Interior design projects can be complex and challenging, but with the right planning and organisation, they can be a rewarding and successful experience for both the designer and the client. In this article, we'll explore some key steps and strategies for organising interior design projects, from defining the scope of the project to managing the project closeout.
To start… Why organising a project well, matters
Lori Bolon, Portaire’s CEO and co-founder, has worked in the interior design industry for 17 years. According to her, “A designer’s job is often more about the administrative work than the designing itself”. This was the eureka moment behind our software, which allows interior designers to source, specify and schedule projects easily.
However, even if you use product management software like ours, chances are your organisational skills will decide what projects come to fruition and satisfy the most demanding clients’ desires. Designing is good and golden, but actually having the wherewithal to make it come to life will distinguish the average designer from a successful one.
Now that we’ve established the “why” behind prioritising organisational skills, let’s delve deep in the “how” of it all. First of all, you can start by…
Defining the scope of the project
Before starting any interior design project, it's essential to clearly define the scope of the work that will be done. This includes determining the specific goals for the project, as well as identifying any constraints or limitations that may impact the design. For example, the client may have a specific budget or timeline in mind, or there may be certain structural or zoning restrictions to consider.
To define the scope of the project, it's important to conduct a thorough consultation with the client to understand their needs and preferences. This may include discussing their design style, colour preferences, and any functional requirements for the space. It's also important to consider any existing elements in the space that will be maintained, such as architectural features or existing furniture. Beyond the strictly logistical, also consider the emotional importance of certain elements for the family, and how the home can be renovated or created to give off certain emotions, such as playfulness, serenity etc. Once the scope of the project has been defined, it's time to create a detailed project plan.
Creating a project plan
Your project plan should include a timeline for the project, as well as a list of all the tasks that need to be completed and the resources that will be required to complete them. The project plan should also include a detailed budget (more on that later).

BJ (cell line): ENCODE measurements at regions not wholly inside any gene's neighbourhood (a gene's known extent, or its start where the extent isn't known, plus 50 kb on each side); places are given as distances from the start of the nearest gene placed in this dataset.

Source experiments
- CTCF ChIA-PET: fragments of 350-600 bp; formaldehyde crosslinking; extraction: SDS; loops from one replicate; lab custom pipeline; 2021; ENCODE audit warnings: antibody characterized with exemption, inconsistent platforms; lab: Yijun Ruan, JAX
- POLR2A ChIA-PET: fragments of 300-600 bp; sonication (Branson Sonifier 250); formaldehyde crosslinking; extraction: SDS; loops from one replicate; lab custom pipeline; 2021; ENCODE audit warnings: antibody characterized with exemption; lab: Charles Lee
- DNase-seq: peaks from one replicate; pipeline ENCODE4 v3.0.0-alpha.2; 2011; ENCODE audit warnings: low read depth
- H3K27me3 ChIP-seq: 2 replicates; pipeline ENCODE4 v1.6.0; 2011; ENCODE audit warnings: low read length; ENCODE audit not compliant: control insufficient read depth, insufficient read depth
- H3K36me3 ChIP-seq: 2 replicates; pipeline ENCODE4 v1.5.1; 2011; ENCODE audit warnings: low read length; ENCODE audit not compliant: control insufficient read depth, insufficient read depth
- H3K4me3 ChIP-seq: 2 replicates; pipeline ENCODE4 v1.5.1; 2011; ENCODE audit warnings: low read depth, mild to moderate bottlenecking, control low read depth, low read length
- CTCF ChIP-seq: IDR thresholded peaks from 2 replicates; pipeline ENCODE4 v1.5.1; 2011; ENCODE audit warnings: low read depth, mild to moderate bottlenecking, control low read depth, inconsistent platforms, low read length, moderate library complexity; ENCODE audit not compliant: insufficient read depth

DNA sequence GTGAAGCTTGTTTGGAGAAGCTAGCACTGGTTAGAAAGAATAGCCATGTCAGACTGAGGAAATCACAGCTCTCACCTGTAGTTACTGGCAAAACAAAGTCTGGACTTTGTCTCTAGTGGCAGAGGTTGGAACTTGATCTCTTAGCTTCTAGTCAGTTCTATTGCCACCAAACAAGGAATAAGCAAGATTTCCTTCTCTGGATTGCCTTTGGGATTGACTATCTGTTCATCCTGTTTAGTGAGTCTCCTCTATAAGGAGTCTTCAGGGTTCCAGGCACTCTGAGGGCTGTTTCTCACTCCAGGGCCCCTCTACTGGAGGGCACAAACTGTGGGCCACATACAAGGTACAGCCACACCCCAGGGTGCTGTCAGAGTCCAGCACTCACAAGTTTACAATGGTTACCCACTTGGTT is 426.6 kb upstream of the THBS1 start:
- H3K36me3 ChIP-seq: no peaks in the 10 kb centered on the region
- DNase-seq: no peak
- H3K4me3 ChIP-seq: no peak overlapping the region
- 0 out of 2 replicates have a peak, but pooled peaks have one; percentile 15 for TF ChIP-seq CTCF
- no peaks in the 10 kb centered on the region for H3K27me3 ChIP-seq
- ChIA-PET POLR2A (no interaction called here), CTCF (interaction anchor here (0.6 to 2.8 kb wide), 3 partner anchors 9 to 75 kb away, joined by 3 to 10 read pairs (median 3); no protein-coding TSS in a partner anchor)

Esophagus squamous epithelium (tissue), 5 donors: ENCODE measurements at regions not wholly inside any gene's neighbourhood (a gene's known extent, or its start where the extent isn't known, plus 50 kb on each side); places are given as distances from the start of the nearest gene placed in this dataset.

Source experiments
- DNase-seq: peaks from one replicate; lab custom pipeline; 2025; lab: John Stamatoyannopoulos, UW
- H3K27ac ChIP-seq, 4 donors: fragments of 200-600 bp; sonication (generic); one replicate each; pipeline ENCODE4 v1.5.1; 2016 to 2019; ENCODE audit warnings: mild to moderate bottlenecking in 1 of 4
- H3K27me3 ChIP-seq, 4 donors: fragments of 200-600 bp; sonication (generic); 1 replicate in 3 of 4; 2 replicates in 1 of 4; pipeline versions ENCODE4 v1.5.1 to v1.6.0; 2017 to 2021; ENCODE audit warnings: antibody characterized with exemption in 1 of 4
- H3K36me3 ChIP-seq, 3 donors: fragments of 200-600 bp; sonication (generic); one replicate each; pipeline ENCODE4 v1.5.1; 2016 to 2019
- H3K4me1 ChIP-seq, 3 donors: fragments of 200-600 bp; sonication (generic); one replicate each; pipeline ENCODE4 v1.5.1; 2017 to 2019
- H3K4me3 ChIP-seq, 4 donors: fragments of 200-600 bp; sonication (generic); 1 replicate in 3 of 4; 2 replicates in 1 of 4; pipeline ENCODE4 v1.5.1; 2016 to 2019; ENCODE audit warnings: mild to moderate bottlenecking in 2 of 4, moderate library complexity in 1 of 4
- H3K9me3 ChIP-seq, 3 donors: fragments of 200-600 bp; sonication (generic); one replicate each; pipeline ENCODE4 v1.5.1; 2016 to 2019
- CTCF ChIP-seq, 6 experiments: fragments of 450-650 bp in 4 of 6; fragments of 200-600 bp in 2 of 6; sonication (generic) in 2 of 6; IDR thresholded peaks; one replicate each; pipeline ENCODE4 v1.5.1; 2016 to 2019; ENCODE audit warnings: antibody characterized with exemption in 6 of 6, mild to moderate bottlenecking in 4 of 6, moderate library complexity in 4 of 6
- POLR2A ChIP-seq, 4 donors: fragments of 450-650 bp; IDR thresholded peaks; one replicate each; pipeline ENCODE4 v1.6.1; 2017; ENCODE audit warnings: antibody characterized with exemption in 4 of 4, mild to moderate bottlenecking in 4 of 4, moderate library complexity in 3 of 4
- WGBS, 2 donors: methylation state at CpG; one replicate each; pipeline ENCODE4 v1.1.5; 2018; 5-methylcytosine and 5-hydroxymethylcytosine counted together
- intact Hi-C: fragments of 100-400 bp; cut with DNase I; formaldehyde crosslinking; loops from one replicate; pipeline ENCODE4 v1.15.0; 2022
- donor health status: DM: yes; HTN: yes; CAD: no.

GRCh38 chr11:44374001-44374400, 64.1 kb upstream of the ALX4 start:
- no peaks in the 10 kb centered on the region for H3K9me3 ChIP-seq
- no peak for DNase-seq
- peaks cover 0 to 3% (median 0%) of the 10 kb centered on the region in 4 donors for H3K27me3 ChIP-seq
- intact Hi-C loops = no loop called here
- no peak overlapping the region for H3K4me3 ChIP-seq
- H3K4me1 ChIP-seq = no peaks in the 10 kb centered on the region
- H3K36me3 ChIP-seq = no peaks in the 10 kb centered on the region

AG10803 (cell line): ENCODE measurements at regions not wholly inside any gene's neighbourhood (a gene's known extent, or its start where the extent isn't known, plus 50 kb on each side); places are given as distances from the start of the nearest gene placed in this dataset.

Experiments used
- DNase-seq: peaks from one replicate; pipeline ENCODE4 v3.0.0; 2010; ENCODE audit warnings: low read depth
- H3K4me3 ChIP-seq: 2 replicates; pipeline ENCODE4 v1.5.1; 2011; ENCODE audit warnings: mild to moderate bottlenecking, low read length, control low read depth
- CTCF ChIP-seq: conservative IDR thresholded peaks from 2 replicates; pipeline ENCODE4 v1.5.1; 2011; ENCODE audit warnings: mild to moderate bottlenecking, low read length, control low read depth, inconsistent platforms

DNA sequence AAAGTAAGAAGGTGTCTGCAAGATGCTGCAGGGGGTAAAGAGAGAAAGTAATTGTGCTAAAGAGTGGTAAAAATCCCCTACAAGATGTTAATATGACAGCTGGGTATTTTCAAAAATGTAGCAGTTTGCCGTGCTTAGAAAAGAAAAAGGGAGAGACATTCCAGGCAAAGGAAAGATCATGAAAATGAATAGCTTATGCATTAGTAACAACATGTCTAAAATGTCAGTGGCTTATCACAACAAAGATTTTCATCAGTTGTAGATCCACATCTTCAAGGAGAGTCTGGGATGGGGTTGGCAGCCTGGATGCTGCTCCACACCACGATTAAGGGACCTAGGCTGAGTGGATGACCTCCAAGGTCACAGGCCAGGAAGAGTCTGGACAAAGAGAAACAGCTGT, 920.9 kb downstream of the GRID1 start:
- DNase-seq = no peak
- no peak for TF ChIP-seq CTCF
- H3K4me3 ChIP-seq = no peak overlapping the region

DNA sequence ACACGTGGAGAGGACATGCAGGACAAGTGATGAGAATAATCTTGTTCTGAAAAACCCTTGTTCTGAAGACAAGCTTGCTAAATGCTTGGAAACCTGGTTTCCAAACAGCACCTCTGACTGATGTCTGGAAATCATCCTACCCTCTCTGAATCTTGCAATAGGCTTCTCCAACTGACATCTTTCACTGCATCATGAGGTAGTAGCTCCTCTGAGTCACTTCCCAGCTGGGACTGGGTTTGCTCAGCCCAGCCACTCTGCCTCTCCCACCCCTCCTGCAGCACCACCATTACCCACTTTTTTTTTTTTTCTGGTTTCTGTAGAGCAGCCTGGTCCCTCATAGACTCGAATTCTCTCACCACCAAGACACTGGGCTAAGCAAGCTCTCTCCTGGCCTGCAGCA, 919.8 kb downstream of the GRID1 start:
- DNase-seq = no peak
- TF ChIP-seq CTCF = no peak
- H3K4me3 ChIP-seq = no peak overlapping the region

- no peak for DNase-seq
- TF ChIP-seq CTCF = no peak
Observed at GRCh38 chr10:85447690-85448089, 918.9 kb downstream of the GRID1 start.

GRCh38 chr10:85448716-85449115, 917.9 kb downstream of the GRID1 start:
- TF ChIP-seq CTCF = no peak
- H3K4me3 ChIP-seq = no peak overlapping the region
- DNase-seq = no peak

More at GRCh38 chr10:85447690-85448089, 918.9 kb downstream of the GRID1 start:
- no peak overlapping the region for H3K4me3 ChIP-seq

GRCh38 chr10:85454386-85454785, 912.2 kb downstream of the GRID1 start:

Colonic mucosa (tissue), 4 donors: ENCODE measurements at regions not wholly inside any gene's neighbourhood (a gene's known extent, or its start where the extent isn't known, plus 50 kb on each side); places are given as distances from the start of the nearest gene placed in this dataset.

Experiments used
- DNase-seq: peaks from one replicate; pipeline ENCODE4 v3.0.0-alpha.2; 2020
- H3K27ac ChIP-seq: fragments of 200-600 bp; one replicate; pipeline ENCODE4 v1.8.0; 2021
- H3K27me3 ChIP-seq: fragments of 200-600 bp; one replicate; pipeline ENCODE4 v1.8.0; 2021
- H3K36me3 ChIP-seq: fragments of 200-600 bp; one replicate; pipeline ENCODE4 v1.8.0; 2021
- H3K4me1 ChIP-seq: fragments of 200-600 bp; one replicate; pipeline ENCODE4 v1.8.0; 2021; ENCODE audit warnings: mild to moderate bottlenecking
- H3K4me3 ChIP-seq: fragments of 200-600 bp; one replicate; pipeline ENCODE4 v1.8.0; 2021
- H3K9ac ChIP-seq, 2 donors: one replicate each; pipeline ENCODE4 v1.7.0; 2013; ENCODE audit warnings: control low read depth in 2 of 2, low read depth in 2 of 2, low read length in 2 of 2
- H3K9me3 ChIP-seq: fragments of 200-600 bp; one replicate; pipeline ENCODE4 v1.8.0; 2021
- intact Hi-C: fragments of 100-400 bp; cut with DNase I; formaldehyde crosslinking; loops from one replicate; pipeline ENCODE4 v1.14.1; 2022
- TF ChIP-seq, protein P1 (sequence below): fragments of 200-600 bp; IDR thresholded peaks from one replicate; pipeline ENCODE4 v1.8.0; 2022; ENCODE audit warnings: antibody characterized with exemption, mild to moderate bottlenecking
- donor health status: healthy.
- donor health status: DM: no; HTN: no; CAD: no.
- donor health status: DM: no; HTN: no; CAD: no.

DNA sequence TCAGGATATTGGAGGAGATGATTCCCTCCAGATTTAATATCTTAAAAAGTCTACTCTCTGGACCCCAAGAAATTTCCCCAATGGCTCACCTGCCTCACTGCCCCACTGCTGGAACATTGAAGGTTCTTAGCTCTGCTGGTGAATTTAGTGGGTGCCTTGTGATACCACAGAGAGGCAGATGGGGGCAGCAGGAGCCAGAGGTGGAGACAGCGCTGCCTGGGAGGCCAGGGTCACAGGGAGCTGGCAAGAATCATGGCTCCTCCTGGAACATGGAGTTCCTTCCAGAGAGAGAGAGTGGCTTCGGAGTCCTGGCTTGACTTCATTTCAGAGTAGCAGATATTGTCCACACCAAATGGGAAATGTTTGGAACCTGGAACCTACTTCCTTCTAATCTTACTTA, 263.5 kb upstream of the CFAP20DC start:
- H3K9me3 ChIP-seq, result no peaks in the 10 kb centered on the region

It's important to be realistic when creating the project plan and to allow for mistakes, delays and unforeseen expenses. For example, if you're working on a renovation project, it's important to allow for the possibility of unexpected structural issues or any other surprises.
There are so many tools available to plan your projects, it would be difficult to list one only. To start off, check out popular juggernauts Asana, Trello, Monday, Plaky and Notion. All of them have free trials, so they’re really worth exploring!
Identifying the key players
Every interior design project involves a number of different people, including the client, the designer, and various tradespeople and contractors. It's important to identify the key players early on, and to establish clear lines of communication between them. The designer should be the primary point of contact for the client, but it's also important to establish communication with any contractors or tradespeople who will be working on the project.
It's also important to create a detailed time plan that outlines the tasks and milestones for the project, and to assign specific responsibilities to each of the key players. This helps to ensure that everyone is on the same page and that the project stays on schedule.
Budgeting and cost management
Here it is, the budget section! One of the most important aspects of organising an interior design project is budgeting and cost management. This includes setting a budget for the project, and then working to stay within that budget by carefully managing costs and identifying any potential cost savings.
The designer should work closely with the client to establish a budget for the project and to ensure that the client is aware of any costs associated with the project. It's also important to be transparent about costs and to provide the client with detailed invoices and receipts for all expenses. Remember to be aware of any potential cost savings that may be possible, such as sourcing materials at a lower cost or working with a more cost-effective contractor if necessary. For more information on budgeting, visit this site.
Site inspections and measurements
A crucial step in organising an interior design project is conducting site inspections and taking accurate measurements of the space. This allows the designer to understand the layout and dimensions of the space, and to identify any potential issues that may impact the design and project.
Take accurate measurements of the space, including the dimensions of the walls, windows, and doors, as well as the height of the ceilings. Also, take note of any existing architectural features, such as fireplaces or built-ins, that may be incorporated into the design. This can save up time and ultimately honour the history of a space, making it feel more embodied.
Creating detailed floor plans and elevations
Once the site inspections and measurements have been completed, the designer should create detailed floor plans and elevations. These plans and elevations provide a visual representation of the space, and help the designer to understand how the space will function and flow.
Floor plans should include all the relevant measurements, as well as the locations of doors, windows, and other architectural features. Elevations should show the heights and dimensions of walls, ceilings, and other features. These plans and elevations are also important for communicating the design to the client and the project team.
Research and sourcing materials
After having a good understanding of the space you’re designing, it’s time to use all of that and mix it with your own and your client’s imagination! This normally involves moodboarding, sketching, and creating some 3D renders.
Once the client has approved the vision you have for a project, it is time to research and source the materials that will bring you closer to the client’s dream design. This includes researching different design styles, colour palettes, and materials, as well as sourcing furniture, fabrics, and accessories that align with the project's goals and budget.